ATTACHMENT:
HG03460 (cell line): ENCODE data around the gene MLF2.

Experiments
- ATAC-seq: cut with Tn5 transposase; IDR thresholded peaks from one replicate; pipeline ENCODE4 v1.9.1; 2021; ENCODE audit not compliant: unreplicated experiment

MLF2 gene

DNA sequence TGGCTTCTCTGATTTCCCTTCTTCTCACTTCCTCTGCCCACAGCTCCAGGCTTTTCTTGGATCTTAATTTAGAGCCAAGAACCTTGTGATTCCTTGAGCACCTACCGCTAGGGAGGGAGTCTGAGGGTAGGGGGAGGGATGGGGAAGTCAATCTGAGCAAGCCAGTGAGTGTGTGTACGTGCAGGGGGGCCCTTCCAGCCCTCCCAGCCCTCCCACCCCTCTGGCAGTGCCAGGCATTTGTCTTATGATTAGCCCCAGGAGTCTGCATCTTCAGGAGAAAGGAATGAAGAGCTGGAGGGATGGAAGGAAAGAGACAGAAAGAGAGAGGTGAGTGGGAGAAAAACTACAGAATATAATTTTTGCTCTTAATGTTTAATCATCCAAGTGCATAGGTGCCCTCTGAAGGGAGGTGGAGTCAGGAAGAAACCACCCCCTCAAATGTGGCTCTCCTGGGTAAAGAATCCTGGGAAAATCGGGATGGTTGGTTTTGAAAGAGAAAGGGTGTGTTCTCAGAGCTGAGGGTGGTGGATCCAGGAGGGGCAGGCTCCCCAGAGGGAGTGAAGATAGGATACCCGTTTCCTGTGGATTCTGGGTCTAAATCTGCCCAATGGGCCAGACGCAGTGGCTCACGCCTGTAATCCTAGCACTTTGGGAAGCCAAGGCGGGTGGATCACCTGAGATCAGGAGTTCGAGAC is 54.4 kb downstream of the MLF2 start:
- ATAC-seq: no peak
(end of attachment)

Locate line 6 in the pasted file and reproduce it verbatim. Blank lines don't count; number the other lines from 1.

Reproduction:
- ATAC-seq: no peak